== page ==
In its first public criticism of Gaza's Hamas rulers, Egypt complained Saturday of "provocations" during the Gaza-Egypt border crisis and said more than three dozen members of its security forces were hospitalized as a result.
The border, which was initially breached by Hamas militants, remained open for a fourth day, though Egyptian security forces blocked Gazans from driving beyond the border town of Rafah itself.
Egyptian border guards were now authorized to return fire if attacked, said a security official speaking on customary condition of anonymity on the Egyptian side of Rafah. Over the past two days, 38 Egyptian security forces have been injured - some seriously - after Palestinians hurled stones and shot at them at the border, Egypt's foreign minister said.
"These provocations cause us concern and our Palestinian brothers should note that the Egyptian decision to host them and ease their suffering should not result in threats to the lives of our sons in the Egyptian forces," Foreign Minister Ahmed Aboul Gheit told reporters after an emergency meeting in Cairo.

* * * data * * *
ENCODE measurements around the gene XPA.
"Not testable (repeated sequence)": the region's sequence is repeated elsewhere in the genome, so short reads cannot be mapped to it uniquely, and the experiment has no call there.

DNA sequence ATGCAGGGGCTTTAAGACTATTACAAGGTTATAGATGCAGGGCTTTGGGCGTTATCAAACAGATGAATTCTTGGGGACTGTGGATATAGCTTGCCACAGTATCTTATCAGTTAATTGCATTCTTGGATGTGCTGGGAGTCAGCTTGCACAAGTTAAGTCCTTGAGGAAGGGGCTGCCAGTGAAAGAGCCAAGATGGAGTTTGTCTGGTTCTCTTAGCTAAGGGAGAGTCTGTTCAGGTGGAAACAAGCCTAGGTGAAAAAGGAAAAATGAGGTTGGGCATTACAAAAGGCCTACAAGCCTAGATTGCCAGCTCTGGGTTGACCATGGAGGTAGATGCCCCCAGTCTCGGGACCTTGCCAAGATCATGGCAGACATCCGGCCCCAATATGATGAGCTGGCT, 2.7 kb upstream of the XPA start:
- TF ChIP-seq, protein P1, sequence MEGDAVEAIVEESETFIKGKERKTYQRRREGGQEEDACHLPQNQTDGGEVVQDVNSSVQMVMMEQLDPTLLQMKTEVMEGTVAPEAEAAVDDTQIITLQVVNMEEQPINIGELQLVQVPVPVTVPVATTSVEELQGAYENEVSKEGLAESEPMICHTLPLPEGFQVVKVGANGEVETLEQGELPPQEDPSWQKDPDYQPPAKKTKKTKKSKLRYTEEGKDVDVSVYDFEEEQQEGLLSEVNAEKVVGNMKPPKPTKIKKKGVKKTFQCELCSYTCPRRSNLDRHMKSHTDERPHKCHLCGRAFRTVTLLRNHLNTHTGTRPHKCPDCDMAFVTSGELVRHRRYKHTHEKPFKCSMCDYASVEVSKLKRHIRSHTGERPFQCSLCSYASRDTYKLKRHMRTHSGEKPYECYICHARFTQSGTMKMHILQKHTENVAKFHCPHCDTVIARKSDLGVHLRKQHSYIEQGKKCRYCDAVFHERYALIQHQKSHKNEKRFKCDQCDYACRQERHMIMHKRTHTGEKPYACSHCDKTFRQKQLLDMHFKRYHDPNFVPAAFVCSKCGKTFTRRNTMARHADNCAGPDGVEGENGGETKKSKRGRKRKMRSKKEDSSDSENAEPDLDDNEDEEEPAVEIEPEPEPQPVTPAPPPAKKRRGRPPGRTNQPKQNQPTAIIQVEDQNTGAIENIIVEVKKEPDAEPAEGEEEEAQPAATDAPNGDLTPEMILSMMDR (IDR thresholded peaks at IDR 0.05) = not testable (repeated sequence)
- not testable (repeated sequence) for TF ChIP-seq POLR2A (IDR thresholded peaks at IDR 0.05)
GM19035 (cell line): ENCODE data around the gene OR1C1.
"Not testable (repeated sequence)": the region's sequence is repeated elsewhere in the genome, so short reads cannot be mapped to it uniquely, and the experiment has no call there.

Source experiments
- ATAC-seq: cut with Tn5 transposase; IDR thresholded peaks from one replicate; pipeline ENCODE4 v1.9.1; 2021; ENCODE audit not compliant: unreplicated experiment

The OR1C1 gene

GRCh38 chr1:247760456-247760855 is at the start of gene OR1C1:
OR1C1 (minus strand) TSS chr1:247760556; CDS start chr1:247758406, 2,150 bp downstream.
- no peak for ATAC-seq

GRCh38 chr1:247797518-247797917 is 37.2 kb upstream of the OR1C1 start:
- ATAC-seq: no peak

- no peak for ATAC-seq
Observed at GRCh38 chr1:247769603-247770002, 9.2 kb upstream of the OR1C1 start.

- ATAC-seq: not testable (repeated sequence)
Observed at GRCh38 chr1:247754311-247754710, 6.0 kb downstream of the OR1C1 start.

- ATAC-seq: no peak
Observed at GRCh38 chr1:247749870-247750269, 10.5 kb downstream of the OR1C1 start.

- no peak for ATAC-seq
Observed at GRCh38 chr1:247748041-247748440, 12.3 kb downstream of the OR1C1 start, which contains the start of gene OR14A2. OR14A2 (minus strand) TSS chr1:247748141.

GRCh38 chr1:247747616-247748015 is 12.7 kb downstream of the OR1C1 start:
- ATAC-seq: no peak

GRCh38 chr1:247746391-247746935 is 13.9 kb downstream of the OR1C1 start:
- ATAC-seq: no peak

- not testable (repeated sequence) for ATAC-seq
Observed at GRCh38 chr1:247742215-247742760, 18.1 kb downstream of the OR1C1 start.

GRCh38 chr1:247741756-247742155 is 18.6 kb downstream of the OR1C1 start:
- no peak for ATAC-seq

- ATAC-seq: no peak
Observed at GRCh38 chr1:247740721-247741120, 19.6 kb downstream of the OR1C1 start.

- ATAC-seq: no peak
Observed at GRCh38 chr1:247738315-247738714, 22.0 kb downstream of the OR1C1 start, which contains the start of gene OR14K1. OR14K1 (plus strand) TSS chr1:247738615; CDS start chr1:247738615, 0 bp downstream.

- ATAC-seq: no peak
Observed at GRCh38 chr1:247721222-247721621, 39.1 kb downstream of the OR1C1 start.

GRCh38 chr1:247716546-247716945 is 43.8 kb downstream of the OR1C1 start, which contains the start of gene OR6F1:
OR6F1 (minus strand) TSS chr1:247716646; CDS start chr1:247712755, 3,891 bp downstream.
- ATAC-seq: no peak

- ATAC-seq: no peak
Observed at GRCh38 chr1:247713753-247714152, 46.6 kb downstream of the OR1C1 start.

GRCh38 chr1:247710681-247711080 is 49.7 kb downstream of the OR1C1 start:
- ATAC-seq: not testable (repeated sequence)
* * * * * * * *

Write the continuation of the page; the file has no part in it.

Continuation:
Egyptian troops have tried several times to stem the flow of hundreds of thousands of Palestinians through the breached border wall. On Friday, there were reports of Palestinians throwing stones and even shooting at the border guards and riot police.
Aboul Gheit said the decision to keep the border open stands, but Egyptian forces stopped Palestinian cars from proceeding any further into the Sinai Peninsula after Rafah, forcing thousands to walk to the coast town of El-Arish, located about 35 kilometers (21 miles) away from the border.
Armored personnel carriers blocking the roads out of Rafah turned traffic in the divided city into a honking gridlock as cars carrying Palestinians continued to drive over the border to visit relatives and buy food and livestock.
"Three days is not enough. Let us do our business before they reclose it, and nobody is doing us any favors here. We are paying a lot of money. We are not stealing anybody's property," said Amr, a middle aged Palestinian haggling over a mother camel and her daughter. He later bought the camels for $2,000 and led them back over the border.